Track-by-track album review of “Heathen Hymns” by Galley Beggar – released 28/04/17
Psychedelic folk-rock six-piece, Galley Beggar, (named after a mischievous spirit of English folklore) released their fourth album, Heathen Hymns, earlier this year in April. The band, hailing from Kent, features Paul Dadswell on drums, percussion and vocals, David Ellis on guitar and sitar, Mat Fowler on guitar and vocals, Bill Lynn on bass, Celine Marshall on violin, and lead singer Maria O’ Donnel. Released on Rise Above Records, and featuring Celia Drummond from legendary acid-folk band, Trees, Heathen Hymns is an exciting exploration of psychedelia, hauntology, and freaky folk-rock.
The album opens with Salome, a harrowingly hypnotic track, with lyrics, “haunted like a fevered dream, selfishly I crave her, come to quench life’s burning stream, I faltered and forgave her” seamlessly sung by Maria O’Donnel, her voice eloquent and otherworldly. The song is a powerful opener, dragging the listener down through the rabbit hole, into the enchanted world of Galley Beggar.
The songwriting on Heathen Hymns has a childlike ‘storybook’ naivety about it, with simple rhyming and old-world messages of love and loss. The second track, Four Birds, is a fine example of this; if it had not been stated otherwise, one might assume it was a take on a traditional folk song, with bygone lyrics “among the rushes the blue jay wept and moaned…oh how the robin yearned for passion stole.” Their medieval-style poetic prose and traditional folk influence, mixed with a technologically modern sound, makes Galley Beggar one of the most exciting folk-rock bands today.
Influences from classic folk bands of the 1960’s and 70’s can be heard on the album, most notably Fairport Convention and Pentangle, as well as some early Led Zeppelin – particularly on third track, The Girl I left Behind Me, a downbeat, slower version of the upbeat folk tune from the late 18th century, also known as “Brighton Camp”, and sometimes used for Morris dancing.
If by this point you’re thinking, “this album is incredible, how can it get any better?” Fear not, fourth track, The Lake, holds the answer, a sitar; a classic yet seemingly underrated instrument, used in many albums across the 60’s and 70’s, emphasises that kaleidoscopic feel to the album. The song follows a similar ‘Trees style’ thumping rhythmic pattern as The Girl I left Behind Me, and is almost an extension of that song. From this half way point, the album seems to get better and better.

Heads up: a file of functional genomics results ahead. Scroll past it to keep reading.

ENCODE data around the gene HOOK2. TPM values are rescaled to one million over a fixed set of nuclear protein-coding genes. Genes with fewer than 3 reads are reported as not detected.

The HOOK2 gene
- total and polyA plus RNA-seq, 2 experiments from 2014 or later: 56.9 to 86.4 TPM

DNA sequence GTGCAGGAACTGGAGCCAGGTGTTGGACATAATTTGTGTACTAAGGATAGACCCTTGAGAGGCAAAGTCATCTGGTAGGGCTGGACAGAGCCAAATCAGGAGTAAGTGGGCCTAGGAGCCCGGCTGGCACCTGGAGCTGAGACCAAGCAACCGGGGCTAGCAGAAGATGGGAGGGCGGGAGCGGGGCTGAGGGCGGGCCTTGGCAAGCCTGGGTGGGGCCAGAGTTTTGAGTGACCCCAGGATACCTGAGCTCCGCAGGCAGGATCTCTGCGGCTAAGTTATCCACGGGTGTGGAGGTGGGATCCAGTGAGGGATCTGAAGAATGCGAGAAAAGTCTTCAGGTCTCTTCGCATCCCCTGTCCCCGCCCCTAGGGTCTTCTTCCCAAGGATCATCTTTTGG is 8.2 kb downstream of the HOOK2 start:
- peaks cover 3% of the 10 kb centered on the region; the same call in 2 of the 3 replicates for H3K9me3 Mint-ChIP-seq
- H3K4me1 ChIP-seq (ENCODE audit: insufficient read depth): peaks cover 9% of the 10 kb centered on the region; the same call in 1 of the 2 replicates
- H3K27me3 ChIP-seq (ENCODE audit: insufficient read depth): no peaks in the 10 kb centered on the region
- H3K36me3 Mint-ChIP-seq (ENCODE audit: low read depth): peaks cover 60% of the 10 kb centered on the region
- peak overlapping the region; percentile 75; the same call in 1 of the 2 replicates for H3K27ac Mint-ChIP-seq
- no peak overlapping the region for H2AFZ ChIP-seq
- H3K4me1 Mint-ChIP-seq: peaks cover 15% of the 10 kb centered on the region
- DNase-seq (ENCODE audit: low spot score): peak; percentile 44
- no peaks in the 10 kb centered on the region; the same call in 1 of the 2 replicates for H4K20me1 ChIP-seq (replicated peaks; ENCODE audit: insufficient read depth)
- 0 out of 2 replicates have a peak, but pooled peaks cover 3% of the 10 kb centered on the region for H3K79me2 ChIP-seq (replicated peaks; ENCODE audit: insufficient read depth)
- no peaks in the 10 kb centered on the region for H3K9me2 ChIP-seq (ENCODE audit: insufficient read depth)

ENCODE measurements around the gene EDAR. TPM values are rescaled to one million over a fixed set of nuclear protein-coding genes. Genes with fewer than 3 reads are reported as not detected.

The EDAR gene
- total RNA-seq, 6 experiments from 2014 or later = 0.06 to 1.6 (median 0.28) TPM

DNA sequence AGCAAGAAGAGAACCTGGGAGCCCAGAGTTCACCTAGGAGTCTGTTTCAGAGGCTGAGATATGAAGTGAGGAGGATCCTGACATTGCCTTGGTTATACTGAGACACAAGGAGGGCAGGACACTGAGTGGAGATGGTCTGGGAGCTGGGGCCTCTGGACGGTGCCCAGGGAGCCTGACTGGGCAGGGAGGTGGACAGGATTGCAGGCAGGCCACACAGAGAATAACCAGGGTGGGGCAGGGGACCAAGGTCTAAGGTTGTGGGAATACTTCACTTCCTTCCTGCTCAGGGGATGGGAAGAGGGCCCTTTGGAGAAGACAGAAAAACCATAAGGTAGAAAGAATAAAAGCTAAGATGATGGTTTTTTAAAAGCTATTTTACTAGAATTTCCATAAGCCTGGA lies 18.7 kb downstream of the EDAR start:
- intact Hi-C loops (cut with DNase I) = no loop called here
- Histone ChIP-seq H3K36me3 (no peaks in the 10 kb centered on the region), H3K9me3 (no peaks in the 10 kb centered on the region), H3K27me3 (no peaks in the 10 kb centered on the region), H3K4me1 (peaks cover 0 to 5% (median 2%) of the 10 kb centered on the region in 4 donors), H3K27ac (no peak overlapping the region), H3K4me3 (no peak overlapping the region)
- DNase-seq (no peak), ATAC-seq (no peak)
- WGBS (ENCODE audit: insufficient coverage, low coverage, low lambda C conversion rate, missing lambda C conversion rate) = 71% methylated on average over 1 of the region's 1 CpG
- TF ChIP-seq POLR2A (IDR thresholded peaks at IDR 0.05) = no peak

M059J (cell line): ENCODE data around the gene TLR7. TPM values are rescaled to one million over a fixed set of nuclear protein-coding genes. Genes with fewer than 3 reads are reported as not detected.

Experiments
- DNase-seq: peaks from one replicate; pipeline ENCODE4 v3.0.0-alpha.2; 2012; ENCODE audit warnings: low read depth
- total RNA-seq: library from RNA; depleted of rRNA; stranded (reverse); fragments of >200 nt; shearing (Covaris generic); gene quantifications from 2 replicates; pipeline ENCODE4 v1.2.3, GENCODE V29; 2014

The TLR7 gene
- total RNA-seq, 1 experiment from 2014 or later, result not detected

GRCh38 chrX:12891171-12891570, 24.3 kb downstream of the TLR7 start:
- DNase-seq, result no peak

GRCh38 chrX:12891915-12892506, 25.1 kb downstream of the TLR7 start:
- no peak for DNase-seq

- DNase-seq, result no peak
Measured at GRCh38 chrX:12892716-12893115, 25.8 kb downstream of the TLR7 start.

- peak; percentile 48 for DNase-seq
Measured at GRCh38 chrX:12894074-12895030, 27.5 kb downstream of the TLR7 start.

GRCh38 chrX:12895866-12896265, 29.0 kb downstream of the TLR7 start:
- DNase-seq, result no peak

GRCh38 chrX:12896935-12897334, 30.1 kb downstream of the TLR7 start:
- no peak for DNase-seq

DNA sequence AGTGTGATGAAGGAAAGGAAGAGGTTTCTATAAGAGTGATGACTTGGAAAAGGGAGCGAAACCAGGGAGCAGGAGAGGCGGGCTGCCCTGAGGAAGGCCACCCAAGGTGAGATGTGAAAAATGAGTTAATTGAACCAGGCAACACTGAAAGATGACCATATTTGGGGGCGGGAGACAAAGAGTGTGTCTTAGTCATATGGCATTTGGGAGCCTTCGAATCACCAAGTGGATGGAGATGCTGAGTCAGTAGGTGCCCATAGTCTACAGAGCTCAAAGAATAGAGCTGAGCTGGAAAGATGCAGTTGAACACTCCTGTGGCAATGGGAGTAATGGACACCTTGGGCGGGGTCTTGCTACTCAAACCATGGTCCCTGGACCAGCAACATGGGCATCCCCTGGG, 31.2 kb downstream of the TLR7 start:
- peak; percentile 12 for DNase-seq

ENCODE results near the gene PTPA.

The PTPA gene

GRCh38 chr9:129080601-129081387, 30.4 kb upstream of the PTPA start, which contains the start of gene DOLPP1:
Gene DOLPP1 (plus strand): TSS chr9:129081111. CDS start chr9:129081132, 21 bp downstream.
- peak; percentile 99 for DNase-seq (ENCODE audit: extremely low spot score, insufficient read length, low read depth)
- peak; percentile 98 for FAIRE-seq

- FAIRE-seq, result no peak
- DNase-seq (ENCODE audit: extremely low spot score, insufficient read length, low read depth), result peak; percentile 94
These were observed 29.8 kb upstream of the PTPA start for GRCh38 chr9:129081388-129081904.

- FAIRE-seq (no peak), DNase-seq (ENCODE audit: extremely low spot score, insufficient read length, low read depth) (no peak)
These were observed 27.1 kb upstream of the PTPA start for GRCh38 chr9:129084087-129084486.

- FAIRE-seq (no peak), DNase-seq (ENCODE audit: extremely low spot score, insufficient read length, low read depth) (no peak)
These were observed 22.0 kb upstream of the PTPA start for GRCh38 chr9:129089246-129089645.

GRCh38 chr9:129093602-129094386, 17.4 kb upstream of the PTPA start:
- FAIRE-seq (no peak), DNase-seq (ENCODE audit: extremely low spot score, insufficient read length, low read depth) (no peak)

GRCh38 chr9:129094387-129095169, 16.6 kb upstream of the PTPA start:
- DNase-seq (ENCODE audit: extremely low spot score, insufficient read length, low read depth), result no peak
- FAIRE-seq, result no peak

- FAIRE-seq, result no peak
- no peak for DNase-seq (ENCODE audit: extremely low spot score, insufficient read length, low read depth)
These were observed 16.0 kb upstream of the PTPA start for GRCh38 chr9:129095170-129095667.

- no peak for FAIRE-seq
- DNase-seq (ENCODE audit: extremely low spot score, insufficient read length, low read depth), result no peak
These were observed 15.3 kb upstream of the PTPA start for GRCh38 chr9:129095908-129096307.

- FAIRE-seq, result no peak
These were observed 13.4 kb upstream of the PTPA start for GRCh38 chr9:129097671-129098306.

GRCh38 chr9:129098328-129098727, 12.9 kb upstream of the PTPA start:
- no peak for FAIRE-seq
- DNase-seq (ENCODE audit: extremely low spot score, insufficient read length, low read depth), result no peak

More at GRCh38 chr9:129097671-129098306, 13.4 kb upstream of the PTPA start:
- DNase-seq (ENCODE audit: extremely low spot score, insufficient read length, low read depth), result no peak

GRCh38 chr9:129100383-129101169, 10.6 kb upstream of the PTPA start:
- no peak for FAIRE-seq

Next track, Lorelei, particularly stands out; the song paints prismatic images of midsummer circle dancing, fairies, nymphs, naiads, and all things folkloric and mythical. This makes sense considering “Lorelei” means ‘water spirit.’ The song is an adaptation of a traditional tale that has been altered and changed for thousands of years. The lyrics explore the first person point of view of an innocent passerby beguiled into the water by ‘Lorelei’, a siren who lures the man to his death with the sweetness of her voice. Woeful words, “perished soul am I, Lorelei! Lorelei! With a heavy sigh, going down going under…” are repeated throughout the song. The sixth song on the album, Moon and Tide, holds onto that hypnotic thumping rhythm that is consistent throughout the album. With songs, The Lake, Lorelei, and Moon and Tide, there certainly seems to be an aquatic theme to Heathen Hymns.
Celia Drummond, also a successful voice actor, who is, according to her website able to do “soft and sexy, to in-your-face up front, matter of fact documentary, or informative and professional” voice acting for a number of clients, joins the band on second-to-last track, Let No Man Steal Your Thyme, a modern, and authentic take on the traditional English folk song, most notably covered by Pentangle and Anne Briggs. Celia’s vocals are simply remarkable, and still hold true to that signature haunting and ethereal singing voice on Trees’ albums The Garden Of Jane Delawney and On The Shore, released almost 50 years ago. It’s clear Celia’s influence has been a strong one, many of the songs on the album bear incontestable comparison to the work of Trees, most evident in final track My Return, which could almost be mistaken for a Trees song.
It’s difficult to put a single genre on the album, elements of folk, prog, rock, psychedelia, and metal are all stirred up into one magical elixir that makes for a truly otherworldly album. After listening to Heathen Hymns a few times, it’s pretty obvious Galley Beggar aren’t the kind of band you can simply put into a box, or label with a single genre. An album best listened to while walking through ancient twisted woodland, along steep jagged cliffs, or through forgotten ruins. Alternatively, it also makes a good soundtrack for conjuring up spirits, making magical potions, or raising a ‘cone of power.’
Galley Beggar will be supporting legendary 1970’s prog-rock pioneers, Curved Air, at the Mick Jagger Centre in Dartford, on the 3rd of November.
Heathen Hymns can be purchased here
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